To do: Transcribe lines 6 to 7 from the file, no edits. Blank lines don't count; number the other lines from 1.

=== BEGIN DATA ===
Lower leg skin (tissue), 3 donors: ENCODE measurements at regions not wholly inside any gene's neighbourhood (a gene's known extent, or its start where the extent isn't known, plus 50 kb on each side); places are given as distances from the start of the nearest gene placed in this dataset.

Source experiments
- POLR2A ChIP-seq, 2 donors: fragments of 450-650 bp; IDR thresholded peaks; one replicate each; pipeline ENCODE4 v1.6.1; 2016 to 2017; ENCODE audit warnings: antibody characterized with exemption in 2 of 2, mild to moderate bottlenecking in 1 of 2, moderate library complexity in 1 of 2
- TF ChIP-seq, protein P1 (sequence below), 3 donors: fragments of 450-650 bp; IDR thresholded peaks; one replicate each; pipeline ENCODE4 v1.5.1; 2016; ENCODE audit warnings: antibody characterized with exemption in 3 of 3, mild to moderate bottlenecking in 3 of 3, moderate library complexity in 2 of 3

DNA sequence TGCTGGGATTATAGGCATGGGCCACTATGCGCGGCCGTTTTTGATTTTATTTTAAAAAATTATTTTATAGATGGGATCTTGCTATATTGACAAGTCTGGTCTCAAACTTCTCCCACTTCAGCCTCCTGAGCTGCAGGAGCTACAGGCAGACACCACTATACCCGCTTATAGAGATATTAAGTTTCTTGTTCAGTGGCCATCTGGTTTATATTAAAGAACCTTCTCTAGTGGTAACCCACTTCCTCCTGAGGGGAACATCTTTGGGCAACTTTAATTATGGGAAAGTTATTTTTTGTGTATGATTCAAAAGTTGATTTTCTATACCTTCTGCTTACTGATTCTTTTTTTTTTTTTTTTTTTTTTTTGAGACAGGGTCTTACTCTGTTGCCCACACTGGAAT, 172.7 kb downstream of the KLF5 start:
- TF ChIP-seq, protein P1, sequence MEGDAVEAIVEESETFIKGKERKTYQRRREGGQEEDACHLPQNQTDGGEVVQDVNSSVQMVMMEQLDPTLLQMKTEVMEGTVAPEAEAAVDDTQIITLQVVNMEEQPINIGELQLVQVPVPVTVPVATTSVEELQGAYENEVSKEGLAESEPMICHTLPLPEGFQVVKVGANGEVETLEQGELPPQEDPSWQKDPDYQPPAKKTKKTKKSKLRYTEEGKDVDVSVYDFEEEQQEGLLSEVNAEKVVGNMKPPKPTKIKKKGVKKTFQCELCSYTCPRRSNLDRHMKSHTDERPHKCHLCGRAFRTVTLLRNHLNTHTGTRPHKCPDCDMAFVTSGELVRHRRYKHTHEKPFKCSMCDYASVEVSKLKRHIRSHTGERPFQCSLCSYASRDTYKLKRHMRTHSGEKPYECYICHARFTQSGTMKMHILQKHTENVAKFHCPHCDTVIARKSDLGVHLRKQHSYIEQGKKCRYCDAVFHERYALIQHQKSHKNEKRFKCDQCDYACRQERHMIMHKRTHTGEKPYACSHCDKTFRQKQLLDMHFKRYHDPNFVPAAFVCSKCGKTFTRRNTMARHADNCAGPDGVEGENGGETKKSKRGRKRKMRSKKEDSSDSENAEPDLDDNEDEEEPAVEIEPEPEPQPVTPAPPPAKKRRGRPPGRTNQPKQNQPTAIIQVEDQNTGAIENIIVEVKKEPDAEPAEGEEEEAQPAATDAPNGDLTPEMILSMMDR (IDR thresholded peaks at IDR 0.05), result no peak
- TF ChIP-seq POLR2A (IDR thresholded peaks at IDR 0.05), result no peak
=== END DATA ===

- TF ChIP-seq, protein P1, sequence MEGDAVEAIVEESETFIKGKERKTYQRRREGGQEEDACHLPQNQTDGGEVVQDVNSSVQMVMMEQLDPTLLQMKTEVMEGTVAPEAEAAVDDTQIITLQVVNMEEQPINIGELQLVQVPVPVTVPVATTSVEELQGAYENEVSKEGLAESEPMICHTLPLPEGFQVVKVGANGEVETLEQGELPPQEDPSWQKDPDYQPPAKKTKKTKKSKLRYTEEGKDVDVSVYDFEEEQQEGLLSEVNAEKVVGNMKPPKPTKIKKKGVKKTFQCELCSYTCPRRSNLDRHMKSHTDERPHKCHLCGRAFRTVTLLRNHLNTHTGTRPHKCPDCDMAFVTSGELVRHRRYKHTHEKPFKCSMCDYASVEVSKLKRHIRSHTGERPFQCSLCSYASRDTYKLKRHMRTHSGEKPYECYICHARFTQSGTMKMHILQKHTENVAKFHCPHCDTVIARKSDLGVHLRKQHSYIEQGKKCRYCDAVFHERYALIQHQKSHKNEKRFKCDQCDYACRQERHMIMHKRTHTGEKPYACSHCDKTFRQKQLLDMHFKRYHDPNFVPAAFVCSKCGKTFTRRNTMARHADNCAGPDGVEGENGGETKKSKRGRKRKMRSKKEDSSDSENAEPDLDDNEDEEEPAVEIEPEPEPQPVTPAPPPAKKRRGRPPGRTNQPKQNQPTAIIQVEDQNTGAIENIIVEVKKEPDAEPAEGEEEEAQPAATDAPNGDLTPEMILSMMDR (IDR thresholded peaks at IDR 0.05), result no peak
- TF ChIP-seq POLR2A (IDR thresholded peaks at IDR 0.05), result no peak